What’s in Your Empanada?

One person’s empanada is another’s perogie, and while there are stylistic differences in its preparation, the idea of dough filled with tasty tidbits of meat, vegetables, potatoes, or other scrumptious savories is nearly universal, despite the numerous appellations applied to this cross-cultural comfort food. What do you call it? An empanada? A knish? A pasty? A momo?

I call it “an empanada” at home in the Puerto Rican style, but when in Rome I call it whatever the locals want to refer to it as, mostly because I want one, and I’ll use whatever term gets the delicious morsel into my hands fastest.
See, at its most basic level an empanada is a stuffed bread or pastry that is baked or fried, with independent variations found in many countries in Southern Europe, Latin America, and parts of Southeast Asia. The basic gist is to wrap some meat or cheese in some form of bread. There are fruit and vegetable empanadas, but my tastes don’t run that way. In Chile, empanadas are so integral to the local psyche and cuisine, that recently it was noted by the national newspaper USA Today that one should travel to Chile if for no other reason, than to sample their take on empanadas. Chilean empanadas can have a wide range of fillings, but they are known for three in particular: el pino, consisting of beef, onions, raisins, black olives, and a hard-boiled egg; a seafood stuffed delicacy, and a cheese-filled version.

I have had the good fortune while traveling throughout the United States and abroad to have sampled numerous versions of empanadas. When I was stranded in Curacao last summer (hurricane didn’t touch the island, but I still couldn’t travel back to the US) I got to enjoy Curacao’s version of an empanada called Pastechis, which are typically filled with Gouda cheese (Curacao having been a Dutch territory). I have been quite satisfied mentally and physically after devouring a Pasty in London- a Cornish baked pastry filled with beef and potato. In Spain, I came across the empanada Gallega (filled with Cod fish).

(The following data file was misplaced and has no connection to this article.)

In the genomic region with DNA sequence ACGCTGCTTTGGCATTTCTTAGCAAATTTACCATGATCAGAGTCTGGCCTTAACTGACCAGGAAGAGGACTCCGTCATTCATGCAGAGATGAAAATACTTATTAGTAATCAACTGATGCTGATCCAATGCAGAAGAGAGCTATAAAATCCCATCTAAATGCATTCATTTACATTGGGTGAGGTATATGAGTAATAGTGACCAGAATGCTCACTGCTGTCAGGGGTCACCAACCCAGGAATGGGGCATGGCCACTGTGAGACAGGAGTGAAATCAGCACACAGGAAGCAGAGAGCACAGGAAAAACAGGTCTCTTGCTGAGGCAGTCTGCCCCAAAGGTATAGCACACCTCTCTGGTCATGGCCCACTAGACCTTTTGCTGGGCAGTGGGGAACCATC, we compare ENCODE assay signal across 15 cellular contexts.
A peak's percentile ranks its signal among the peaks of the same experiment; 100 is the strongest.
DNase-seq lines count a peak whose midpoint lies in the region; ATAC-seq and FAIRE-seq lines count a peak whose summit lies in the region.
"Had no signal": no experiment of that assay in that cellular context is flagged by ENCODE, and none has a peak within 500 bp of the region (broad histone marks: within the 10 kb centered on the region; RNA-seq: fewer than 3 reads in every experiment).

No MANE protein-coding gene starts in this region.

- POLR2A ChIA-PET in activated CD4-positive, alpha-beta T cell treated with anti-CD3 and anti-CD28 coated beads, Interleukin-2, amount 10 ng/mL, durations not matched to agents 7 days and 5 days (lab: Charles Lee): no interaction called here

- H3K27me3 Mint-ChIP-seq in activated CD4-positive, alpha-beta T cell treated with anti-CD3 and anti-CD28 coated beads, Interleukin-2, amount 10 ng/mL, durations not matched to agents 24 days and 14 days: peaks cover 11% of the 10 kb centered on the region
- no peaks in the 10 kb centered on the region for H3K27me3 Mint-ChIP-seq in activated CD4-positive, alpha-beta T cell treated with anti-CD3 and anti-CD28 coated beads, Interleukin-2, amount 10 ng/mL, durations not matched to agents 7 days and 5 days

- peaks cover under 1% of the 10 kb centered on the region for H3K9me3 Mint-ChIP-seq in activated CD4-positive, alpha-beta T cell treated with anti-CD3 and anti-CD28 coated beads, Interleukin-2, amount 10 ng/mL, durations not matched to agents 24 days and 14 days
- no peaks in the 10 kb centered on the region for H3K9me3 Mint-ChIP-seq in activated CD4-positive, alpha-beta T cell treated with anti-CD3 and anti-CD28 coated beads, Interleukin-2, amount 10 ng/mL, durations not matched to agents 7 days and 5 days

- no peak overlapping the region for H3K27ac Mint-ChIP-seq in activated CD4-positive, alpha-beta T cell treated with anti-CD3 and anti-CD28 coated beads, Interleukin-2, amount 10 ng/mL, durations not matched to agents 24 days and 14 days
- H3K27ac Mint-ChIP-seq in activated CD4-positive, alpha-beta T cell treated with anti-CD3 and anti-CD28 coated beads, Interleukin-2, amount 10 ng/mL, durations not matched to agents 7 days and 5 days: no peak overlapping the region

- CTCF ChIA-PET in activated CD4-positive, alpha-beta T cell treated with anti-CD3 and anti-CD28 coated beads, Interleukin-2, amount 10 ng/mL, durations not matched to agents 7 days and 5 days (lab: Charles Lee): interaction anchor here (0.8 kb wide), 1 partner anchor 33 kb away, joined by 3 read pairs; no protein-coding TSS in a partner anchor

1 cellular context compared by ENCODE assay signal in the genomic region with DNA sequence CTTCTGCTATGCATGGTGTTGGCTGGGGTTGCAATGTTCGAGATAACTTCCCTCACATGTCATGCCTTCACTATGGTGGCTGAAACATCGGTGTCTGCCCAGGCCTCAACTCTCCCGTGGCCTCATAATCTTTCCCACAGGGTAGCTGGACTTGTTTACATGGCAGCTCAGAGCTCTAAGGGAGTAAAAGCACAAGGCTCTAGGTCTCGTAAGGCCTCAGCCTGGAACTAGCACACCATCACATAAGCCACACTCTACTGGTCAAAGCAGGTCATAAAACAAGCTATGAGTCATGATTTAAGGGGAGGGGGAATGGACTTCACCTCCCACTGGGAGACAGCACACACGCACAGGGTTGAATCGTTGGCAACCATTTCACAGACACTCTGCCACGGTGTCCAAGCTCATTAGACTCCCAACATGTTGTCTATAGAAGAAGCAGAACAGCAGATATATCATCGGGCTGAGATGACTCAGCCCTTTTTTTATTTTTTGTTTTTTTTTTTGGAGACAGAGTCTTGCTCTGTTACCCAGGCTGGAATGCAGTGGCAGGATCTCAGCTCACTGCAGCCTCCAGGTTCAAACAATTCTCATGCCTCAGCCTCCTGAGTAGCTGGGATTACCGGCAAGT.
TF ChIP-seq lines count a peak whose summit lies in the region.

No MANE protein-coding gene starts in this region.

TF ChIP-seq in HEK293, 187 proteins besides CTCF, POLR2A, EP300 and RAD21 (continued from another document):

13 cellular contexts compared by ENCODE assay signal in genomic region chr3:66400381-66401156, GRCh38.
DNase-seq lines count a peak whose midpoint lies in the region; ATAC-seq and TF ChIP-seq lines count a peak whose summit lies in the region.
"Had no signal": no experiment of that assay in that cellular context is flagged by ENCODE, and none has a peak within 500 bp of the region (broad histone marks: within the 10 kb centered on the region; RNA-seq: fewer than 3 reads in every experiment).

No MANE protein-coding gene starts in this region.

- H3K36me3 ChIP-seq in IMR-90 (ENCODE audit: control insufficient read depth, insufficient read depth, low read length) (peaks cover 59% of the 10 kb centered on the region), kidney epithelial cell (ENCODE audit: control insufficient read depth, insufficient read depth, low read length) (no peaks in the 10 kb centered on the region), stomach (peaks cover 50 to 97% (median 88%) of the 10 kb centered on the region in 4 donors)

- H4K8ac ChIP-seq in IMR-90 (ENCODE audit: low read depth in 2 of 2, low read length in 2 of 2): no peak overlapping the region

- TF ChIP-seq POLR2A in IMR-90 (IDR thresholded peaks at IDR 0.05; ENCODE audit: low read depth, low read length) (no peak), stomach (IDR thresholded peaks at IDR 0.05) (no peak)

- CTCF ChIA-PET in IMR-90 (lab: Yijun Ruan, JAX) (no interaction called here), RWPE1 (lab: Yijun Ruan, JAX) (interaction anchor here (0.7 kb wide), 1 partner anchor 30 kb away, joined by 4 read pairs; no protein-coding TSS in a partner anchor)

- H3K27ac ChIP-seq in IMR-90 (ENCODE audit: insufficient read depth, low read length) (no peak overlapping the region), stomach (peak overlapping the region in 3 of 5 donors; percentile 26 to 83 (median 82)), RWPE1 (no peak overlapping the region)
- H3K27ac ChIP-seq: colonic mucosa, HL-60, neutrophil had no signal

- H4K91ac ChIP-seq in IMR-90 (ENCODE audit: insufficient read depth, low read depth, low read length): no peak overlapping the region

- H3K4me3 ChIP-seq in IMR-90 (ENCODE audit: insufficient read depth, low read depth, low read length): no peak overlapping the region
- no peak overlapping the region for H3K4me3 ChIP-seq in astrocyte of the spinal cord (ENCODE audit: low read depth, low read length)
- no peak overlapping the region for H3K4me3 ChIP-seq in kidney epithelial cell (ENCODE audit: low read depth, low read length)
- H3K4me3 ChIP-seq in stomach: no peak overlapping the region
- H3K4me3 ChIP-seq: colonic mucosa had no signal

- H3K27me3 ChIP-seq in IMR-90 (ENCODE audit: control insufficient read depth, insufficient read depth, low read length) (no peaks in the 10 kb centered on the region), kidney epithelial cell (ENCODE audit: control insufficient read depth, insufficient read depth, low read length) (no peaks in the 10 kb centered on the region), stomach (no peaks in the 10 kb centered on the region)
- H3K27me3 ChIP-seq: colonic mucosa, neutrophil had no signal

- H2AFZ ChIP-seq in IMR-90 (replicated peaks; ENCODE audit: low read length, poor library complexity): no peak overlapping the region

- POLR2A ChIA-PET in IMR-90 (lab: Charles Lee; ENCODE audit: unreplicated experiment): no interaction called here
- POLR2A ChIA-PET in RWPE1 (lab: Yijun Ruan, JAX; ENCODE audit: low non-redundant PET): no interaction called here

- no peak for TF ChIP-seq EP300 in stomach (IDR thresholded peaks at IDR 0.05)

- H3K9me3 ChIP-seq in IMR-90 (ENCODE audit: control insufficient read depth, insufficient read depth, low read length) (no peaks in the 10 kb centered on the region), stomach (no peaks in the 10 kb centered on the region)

At the end of the day, that is the glory of food. It can unite us. It can show how at the root of things we are similar, yet we are invariably spiced with local nuance. You can travel thousands of miles, only to discover the familiar in a sea of the unfamiliar. We may not understand what the waiter is saying to you and he may not understand you, but the smile you’ll flash at the first nibble of the local variation on the empanada, regardless of what it’s called, will speak volumes in the universal language of the tantalized tastebud and satisfied stomach. Perhaps we should all sit down together and enjoy some empanadas, or knishes, or pasties….

Glory be the empanada!

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